Sausage war ENDS – what the Brexit trading nightmare means for you

Brexit grace period extension discussed by Leo Varadkar

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The UK Government is expected to announce yet another delay to the Irish Sea border checks this week, part of the Northern Ireland protocol implemented as part of the UK’s exit from the European Union. It is understood Maroš Šefčovič and Lord Frost have reached an agreement on the protocol.

The EU is understood to have once again suspended the introduction of the checks to provide more time for talks.

An official said the implementation of the agreement has been pushed back “quite far”.

Downing Street committed to “shortly” updating parliament on the upcoming arrangements.

The UK wants a “standstill” of all grace periods and legal actions as it attempts to change the mind of the EU and engage in a renegotiation of the protocol.

The EU says it will be as flexible as it can be within the terms of the protocol – but is refusing to renegotiate.

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What is the NI protocol?

The NI protocol helps prevent checks across the land border between Northern Ireland and the Republic of Ireland.

During Brexit negotiations, the two sides agreed that protecting the Good Friday agreement was of paramount importance.

Part of this means keeping the land border between the two open.

However, as Northern Ireland is part of the UK and no longer part of the EU, new arrangements for goods transportation was needed.

The EU requires some goods, such as several foods like milk and eggs, to be inspected when they arrive from non-EU states.

Under the NI protocol, it was agreed that Northern Ireland would continue to follow EU single market rules to prevent such checks along the border.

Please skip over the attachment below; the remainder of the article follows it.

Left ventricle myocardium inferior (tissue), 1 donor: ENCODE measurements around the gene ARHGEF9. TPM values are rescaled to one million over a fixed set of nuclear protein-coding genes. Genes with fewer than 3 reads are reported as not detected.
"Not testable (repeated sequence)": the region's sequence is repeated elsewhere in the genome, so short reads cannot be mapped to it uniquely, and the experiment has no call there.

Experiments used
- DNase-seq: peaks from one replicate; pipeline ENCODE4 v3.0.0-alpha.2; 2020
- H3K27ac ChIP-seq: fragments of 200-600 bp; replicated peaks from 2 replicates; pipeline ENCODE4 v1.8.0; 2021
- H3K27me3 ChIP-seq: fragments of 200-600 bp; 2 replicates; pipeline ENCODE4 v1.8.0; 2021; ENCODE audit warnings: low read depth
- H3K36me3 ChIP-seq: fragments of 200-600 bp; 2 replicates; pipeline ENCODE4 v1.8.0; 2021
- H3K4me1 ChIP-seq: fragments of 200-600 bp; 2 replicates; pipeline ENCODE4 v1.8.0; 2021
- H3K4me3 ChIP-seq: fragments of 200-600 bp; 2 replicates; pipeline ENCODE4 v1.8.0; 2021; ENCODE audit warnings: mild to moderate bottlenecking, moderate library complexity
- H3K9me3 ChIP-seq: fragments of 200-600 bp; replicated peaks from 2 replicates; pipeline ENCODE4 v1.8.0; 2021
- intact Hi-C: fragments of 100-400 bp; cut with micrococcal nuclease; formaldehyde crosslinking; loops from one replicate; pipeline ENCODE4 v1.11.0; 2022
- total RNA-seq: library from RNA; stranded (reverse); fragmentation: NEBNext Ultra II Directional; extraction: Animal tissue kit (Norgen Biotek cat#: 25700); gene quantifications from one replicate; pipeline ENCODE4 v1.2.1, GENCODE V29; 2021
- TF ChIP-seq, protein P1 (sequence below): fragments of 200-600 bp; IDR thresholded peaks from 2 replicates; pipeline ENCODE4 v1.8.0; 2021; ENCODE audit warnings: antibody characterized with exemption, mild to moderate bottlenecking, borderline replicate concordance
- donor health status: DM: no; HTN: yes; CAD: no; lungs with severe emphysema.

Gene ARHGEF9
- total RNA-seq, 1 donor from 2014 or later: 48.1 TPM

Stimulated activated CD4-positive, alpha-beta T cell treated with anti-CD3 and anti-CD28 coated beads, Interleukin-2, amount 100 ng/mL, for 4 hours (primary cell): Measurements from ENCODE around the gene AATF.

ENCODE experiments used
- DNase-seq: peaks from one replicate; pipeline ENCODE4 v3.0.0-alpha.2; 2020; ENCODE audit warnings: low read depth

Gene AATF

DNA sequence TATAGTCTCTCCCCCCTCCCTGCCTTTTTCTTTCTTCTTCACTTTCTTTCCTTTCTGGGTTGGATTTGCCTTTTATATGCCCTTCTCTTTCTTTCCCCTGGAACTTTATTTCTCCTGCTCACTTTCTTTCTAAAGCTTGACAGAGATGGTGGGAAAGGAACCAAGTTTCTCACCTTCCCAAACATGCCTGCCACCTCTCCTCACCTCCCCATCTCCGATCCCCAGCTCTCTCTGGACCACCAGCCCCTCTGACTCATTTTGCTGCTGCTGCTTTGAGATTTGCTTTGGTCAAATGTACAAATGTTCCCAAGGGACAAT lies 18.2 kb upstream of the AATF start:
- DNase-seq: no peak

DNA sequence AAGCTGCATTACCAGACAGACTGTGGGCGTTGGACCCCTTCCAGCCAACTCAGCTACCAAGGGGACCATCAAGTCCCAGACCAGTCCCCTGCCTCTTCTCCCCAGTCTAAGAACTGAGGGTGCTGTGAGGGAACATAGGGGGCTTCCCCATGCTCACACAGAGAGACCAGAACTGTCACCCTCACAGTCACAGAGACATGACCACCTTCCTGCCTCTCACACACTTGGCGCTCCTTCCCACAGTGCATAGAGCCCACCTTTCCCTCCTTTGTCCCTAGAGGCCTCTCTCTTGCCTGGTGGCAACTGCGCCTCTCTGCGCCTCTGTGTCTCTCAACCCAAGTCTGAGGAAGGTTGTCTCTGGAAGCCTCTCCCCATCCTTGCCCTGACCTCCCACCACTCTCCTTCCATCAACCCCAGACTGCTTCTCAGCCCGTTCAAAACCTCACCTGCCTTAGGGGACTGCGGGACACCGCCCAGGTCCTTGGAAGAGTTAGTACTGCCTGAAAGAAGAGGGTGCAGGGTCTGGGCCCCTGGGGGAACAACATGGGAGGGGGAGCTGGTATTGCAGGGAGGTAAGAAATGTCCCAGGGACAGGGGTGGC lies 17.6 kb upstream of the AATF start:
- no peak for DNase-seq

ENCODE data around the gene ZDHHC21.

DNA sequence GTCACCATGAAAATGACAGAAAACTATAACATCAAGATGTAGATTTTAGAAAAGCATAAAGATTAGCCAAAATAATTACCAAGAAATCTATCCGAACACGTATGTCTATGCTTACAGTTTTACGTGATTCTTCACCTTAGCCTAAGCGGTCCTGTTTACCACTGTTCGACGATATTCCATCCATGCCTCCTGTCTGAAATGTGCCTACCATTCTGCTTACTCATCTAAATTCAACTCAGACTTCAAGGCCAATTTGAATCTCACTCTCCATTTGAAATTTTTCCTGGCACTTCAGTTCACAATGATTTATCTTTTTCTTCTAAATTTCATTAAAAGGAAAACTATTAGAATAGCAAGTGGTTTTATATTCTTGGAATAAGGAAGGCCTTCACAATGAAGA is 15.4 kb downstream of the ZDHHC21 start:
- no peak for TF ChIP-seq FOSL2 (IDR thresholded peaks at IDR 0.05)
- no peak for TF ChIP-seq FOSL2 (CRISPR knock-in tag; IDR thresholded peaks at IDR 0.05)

Instead, checks would take place on good travelling between the island of Ireland and Wales, Scotland and England.

It has prompted criticism that a new border has been created in the Irish Sea.

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How does it affect me?

Under EU food safety rules, chilled meat products are not allowed to enter the single market from non-member countries, which now includes the UK.

That means sending sausages from Great Britain to Northern Ireland is in theory not allowed.

However, a grace period has been in place since January where the rules do not apply yet – that period, which was due to end on June 30, has now been extended beyond September 30 – yet there is still no agreement on how to resolve the dispute in the long term.

At that point, some Great Britain-made meat products would be prohibited in Northern Ireland – what has popularly become known as the “sausage ban”.

The concern lies largely with supermarkets, which will need to start using much stricter export health certification for all animal products going from Great Britain to Northern Ireland.

If the grace period does end, Northern Irish shops will be banned from selling British meat from that date.

The UK had previously warned it was ready to ignore the rules if an extension was not granted, even though it signed up to them when it negotiated the Northern Ireland Protocol.

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